There is good scientific evidence that the omega-3 fatty acids in fish oil can help prevent or slow heart disease. That’s good news for people with psoriasis and psoriatic arthritis, who are at a higher risk of developing heart disease.
But does fish oil help psoriatic symptoms? The evidence for that is less clear, said Dr. Wilson Liao, a dermatologist the University of California, San Francisco.
Liao and his colleagues in 2014 published a review of studies of nutritional supplements used for psoriasis in the Journal of the American Academy of Dermatology (JAAD). Of the four supplements they reviewed, omega-3s produced the most benefits. Not all the studies found fish oil improved psoriatic symptoms, however, and those that did most often involved high doses.
So when does fish oil help psoriasis and psoriatic arthritis? We review the research:
High dose yields best result
The most potent omega-3s in fish oil are eicosapentaenoic acid (EPA) and docosahexaenoic acid (DHA).
Two randomized double-blinded controlled trials (the research gold standard) in the JAAD review found omega-3 supplements improved redness, thickness, and scaling in plaque and guttate psoriasis. These trials, however, delivered intravenous omega-3s at high doses—between 2.1 and 4.2 grams of EPA and 8 and 21 grams of DHA. In contrast, a single concentrated fish oil capsule typically contains between half a gram and a gram (500-1,000 milligrams) of combined EPA and DHA.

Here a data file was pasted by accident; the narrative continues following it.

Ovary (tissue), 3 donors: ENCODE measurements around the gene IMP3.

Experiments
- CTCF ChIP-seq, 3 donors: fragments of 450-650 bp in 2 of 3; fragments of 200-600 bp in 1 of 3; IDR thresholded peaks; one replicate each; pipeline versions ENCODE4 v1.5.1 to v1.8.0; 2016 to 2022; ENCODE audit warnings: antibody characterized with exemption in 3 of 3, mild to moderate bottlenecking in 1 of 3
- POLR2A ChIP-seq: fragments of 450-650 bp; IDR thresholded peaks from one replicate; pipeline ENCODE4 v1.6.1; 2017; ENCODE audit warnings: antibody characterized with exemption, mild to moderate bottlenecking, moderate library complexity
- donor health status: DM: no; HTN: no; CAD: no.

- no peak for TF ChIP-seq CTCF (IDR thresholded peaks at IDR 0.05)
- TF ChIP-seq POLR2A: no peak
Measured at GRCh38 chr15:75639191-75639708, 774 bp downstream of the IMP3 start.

Some studies using lower amounts (in one, patients took 10 capsules daily to get 1.8 grams of EPA and 1.2 grams of DHA) also improved skin after three months of use. But several studies show no benefit over placebo capsules. There are few studies of fish oil in psoriatic arthritis, but trials of omega-3s in other types of inflammatory arthritis showed supplementation of about 3.3 grams daily reduced pain and stiffness.
Food or supplements?
Wild-caught and farmed salmon deliver between 500 to 1200 milligrams of combined EPA and DHA per 6-ounce serving, less than levels used in most studies. Some research suggests the body is better able to absorb and use omega-3s from fish versus capsules, however, and fish provides other beneficial nutrients.
Walnuts, flax seed, and other plant sources of omega-3s contain a less-potent type of fatty acid than marine sources, and probably can’t deliver enough omega-3s to affect psoriatic symptoms, said Philip Calder, a professor of nutritional immunology at the University Southampton in the United Kingdom.
What the researchers suggest
Liao doesn’t prescribe omega-3 supplementation to his patients. If they ask, he encourages them to add salmon to their diet.
“If they want to try supplements I advise one gram of EPA and half a gram DHA daily for eight weeks to see if they notice improvements in their skin,” he said.
But check with your doctor before starting omega-3 supplementation, especially at higher doses. High doses can cause nausea, intestinal cramps, diarrhea, and gas, Calder said.
Omega-three supplements can also increase bleeding risks in people who take blood thinners, such as warfarin, he said.
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